It’s certainly no secret that gaming is having a profound impact on motorsports, especially with new driver development. But Nissan has really taken the concept to a whole new level with its Nissan GT-R /C. In what is the ultimate race car for gamers, Nissan’s GT-R /C is a one-off project, full-sized race car that has been extensively modified to be driven entirely by the DualShock 4 controller for the Garn Turismo Sport gaming series.
If the results on the track are any indication, the Nissan GT-R /C could make robotic race cars a reality in the very near future.
Controlling the full-sized GT-R /C from the cockpit of a helicopter, Jann Mardenborough, NISMO Athlete and GT Academy Award winner, averaged more than 76 miles per hour around the Silverstone National Circuit in England, hitting a top speed of more than 130 miles per hour.
A driver who made the jump from gaming to actual racing, Mardenborough was the perfect choice to drive the robotic GT-R /C around the Silverstone circuit.
“This was once-in-a-lifetime, truly epic stuff,” said Mardenborough after his historic run at Silverstone. “The GT-R /C has brought my two worlds together – the virtual of gaming and the reality of motorsport – in a way I never thought possible. The response from the car when using the controller was far more engaging than I thought it would be. JLB Design has done an incredible job at making everything respond really well. Steering, acceleration and braking were all intelligently configured, allowing for controlled application so I could really get a feel through the corners and hold it steady down the fast straights. Driving a full-size, remote-control GT-R to 131 mph at Silverstone whilst chasing it down in a helicopter was an unforgettable experience. Now that’s innovation that excites!”
Mardenborough first became interested in motorsports through virtual racing on the Grand Turismo video game, in which Nissan has been involved for more than 20 years. In 2011, he entered an online competition on Gran Turismo 5 that propelled him from virtual racing into the world of real motorsports.
Sony’s Gran Turismo was originally designed by Kazunori Yamaguchi in 1997. As with other motorsports gaming platforms, the sophistication of the Gran Turismo platform increased steadily until Sony and Nissan decided to form the GT Academy in 2008, to see if a gamer could actually control a real race car from behind the wheel.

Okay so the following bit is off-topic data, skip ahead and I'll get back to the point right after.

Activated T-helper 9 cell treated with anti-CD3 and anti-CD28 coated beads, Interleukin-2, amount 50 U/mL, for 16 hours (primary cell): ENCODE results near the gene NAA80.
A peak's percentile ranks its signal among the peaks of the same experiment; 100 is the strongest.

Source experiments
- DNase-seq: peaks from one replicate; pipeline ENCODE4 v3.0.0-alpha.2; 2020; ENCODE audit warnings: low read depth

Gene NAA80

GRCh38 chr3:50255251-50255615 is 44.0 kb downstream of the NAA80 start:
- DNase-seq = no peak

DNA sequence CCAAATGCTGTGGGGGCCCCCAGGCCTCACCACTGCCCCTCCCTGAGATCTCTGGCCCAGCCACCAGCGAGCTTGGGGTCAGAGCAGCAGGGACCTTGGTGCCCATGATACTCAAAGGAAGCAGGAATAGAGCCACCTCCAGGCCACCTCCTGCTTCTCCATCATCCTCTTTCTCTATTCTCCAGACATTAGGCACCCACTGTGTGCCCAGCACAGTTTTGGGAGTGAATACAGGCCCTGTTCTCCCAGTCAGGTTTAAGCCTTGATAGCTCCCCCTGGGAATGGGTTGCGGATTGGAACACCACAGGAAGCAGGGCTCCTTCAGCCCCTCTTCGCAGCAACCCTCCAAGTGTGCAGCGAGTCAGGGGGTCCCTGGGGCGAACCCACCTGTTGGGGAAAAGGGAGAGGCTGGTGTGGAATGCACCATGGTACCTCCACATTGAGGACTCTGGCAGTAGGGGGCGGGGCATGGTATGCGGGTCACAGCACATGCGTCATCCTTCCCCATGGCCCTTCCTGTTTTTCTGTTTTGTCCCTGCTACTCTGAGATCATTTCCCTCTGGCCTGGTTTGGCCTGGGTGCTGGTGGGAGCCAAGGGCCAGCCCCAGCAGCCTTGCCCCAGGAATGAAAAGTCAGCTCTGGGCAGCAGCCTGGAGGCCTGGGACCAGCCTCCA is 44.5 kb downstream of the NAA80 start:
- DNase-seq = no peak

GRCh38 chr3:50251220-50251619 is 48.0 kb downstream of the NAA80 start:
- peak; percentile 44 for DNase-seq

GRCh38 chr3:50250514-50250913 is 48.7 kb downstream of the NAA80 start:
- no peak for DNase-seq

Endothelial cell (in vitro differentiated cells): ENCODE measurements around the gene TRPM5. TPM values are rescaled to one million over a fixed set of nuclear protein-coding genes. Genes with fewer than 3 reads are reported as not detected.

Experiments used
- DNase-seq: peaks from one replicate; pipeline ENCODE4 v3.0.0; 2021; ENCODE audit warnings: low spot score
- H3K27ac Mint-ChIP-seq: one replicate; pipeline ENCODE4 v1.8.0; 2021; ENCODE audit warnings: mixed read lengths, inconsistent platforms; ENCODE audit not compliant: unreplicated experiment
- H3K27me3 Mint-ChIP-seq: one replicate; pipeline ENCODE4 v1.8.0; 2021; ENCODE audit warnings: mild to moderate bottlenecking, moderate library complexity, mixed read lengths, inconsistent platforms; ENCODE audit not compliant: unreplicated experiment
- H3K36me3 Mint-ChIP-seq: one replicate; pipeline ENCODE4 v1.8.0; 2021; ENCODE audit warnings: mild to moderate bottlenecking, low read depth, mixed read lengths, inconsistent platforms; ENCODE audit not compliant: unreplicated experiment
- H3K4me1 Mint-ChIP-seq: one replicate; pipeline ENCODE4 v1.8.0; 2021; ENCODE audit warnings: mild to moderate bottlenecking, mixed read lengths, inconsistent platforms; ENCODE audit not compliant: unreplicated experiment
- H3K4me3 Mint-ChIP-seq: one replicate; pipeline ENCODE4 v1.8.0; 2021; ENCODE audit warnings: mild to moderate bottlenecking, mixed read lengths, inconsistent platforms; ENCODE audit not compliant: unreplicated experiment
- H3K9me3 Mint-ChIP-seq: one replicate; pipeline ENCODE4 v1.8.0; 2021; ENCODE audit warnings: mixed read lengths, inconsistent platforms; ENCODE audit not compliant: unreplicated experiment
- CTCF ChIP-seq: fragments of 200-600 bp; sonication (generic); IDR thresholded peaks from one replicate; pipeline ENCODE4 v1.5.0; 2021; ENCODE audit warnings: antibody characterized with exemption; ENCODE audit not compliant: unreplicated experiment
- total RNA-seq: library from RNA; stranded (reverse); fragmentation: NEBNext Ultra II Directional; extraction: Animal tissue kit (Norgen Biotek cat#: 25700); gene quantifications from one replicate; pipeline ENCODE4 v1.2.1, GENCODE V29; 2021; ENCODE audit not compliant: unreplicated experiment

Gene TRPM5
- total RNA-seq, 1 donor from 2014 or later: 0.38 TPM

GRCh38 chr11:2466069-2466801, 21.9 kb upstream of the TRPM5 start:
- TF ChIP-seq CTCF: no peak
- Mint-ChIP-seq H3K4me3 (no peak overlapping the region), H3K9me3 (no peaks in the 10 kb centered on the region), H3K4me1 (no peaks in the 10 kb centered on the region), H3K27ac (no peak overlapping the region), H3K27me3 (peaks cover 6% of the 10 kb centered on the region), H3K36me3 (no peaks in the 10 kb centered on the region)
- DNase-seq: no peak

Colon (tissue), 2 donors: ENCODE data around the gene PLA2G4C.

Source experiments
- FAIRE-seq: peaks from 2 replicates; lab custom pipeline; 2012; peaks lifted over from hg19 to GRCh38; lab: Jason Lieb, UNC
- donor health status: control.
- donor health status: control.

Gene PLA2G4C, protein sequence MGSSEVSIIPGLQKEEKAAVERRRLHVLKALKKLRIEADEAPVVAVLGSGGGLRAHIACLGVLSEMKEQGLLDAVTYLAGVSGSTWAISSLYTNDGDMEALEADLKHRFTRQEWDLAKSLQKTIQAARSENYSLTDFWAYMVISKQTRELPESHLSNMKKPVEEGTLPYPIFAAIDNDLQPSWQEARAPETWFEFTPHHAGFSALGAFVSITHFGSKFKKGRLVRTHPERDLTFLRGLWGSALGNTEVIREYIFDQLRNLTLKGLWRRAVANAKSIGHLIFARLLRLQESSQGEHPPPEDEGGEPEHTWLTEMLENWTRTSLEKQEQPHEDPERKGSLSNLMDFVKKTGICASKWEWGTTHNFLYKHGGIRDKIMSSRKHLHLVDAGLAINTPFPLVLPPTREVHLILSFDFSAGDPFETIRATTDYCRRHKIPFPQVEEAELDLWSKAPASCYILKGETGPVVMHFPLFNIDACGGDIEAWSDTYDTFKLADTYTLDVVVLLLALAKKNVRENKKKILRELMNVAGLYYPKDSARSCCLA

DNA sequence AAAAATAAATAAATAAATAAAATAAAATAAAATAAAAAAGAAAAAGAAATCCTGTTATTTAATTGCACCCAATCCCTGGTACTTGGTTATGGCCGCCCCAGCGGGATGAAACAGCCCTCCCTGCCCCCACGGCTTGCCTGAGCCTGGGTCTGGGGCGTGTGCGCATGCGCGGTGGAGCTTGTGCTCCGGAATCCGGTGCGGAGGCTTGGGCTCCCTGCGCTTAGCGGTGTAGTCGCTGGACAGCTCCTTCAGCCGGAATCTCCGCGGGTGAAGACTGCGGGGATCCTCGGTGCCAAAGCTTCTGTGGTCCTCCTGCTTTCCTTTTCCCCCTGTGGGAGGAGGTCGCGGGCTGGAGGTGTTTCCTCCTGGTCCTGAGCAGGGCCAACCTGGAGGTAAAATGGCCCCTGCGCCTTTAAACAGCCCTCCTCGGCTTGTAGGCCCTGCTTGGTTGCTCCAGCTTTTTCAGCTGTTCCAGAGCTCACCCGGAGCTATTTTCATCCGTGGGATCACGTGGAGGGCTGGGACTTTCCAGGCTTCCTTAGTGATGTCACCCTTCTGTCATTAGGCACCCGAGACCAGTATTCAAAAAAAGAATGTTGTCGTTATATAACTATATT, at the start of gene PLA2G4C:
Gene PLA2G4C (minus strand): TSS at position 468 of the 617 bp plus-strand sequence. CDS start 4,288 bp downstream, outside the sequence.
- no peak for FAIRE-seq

Now, with the new GT-R /C, gamers can control a real race car from a gaming platform. But it takes a lot of additional technology to accomplish the task.
Fitted with four robots that operate the steering, transmission, brakes and throttle, there are also six computers mounted in the rear of the GT-R /C that update controls at up to 100 times a second. As for the gaming controls, they are essentially unmodified from the DualShock 4 console, connecting to a micro-computer that interprets the joystick and button signals, transmitting them to the vehicle’s onboard system at a range of up to one kilometer.
To help Mardenborough judge the vehicle’s speed through the corners, a Racelogic VBOX Motorsport sensor was installed to relay speed data to a LCD display in the helicopter cockpit.
The GT-R /C is also fitted with two independent safety systems, operating on different radio frequencies, which allow two additional operators to apply full ABS braking and cut the engine in the event of the main operator losing control of the vehicle.
Will robotic racing, like the coming of autonomous vehicles, be the future? I certainly hope not. But robotic racing and remote controls could make racing a lot more safe for those entering the sport, and for companies who wish to test new high performance components on the track.
As for Mardenborough, he’s back on the track, racing in GT500 and Super Formula in Japan, where he now lives. As for the GT-R /C, it’s on a tour of primary and secondary schools in Mardenborough’s native United Kingdom, where hopefully it will inspire students on to future careers. It may also inspire a new generation of race car drivers, who control full-sized vehicles from a gaming platform.